September 2, 2014

Welcome to the September REBELCast 2014, where Matt, Swami, and I are going to tackle a couple more scenarios to help your clinical practice.  Today, we are going to specifically tackle two different topics: Topic #1: The use of Non-Invasive Positive Pressure Ventilation (NIPPV) in the Pre-Hospital Treatment of Patients with Severe Respiratory Distress Topic #2: Once Weekly Dalbavancin for Skin Infections

July 17, 2014

Animal bites are a common cause of injury in the United States. About 4.5 million Americans/year (5% of all traumatic wounds in the ED) will sustain a bite injury. Dog bites compromise a majority of these wounds. The classic teaching is that dog bites should not be closed primarily and they should all be prophylactically treated with antibiotics. When dog bites become infected, Pasteurella species, specifically P. canis, are the most common pathogens. Amoxicillin-clavulanate (AKA “dog-mentin”) is the antibiotic of choice. It’s also important to keep in mind that Emergency Department repaired lacerations (not just dog bites but all comers) have a 3-7% infection rate. As usual, the dogma (pun intended) is based on minimal if any evidence. Additionally, there are some recent articles that are relevant to the discussion that should be discussed.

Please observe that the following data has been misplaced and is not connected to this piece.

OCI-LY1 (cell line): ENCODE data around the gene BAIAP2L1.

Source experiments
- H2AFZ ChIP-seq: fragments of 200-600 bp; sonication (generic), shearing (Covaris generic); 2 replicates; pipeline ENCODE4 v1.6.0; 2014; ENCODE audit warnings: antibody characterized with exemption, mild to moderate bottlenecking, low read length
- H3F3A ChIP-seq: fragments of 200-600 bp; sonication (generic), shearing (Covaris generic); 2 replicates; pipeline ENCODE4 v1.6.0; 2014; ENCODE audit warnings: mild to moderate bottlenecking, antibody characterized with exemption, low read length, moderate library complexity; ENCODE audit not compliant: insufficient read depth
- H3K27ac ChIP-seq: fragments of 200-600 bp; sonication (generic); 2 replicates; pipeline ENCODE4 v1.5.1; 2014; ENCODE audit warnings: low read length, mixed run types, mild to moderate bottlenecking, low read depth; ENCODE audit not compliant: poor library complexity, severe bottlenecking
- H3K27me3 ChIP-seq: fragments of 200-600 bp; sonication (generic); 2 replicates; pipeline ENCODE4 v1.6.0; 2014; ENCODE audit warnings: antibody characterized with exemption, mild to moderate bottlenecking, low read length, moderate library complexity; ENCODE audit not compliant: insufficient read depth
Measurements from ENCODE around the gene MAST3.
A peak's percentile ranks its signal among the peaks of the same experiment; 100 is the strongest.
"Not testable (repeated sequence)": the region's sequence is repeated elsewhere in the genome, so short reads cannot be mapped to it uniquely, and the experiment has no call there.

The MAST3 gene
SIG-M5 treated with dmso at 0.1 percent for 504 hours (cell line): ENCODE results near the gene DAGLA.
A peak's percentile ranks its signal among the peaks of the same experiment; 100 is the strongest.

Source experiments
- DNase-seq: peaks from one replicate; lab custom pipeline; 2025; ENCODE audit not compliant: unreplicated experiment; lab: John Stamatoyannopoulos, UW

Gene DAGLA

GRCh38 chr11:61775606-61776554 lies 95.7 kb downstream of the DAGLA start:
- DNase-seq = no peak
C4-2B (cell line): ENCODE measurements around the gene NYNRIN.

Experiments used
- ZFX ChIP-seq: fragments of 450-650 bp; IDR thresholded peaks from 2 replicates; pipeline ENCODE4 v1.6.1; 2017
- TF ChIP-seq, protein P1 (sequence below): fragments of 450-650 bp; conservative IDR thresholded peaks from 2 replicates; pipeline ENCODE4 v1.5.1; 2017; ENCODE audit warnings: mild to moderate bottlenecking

July 1, 2014

Welcome to REBEL Cast Episode 1, where Matt, Swami, and I are going to tackle a couple of scenarios to help your clinical practice.  Today, we are going to specifically tackle two different topics:
  • Topic #1: Clinically Important Biphasic Anaphylaxis
  • Topic #2: Total Lymphocyte Count (TLC) as a Surrogate Marker for CD4 Counts

REBEL Review 58: Antimicrobial Chemoprophylaxis in Meningococcal Disease

Created March 12, 2014 | Infectious Disease | DOWNLOAD

February 17, 2014

Critical illness is a life-threatening multisystem process that can result in significant morbidity and mortality. Timely, appropriate, and effective care for these patients is something all emergency physicians strive for. Using data from clinical trials of previous years, we can improve patient management and outcomes. In this post, I list my five critical care articles for your clinical practice in the care of these patients.
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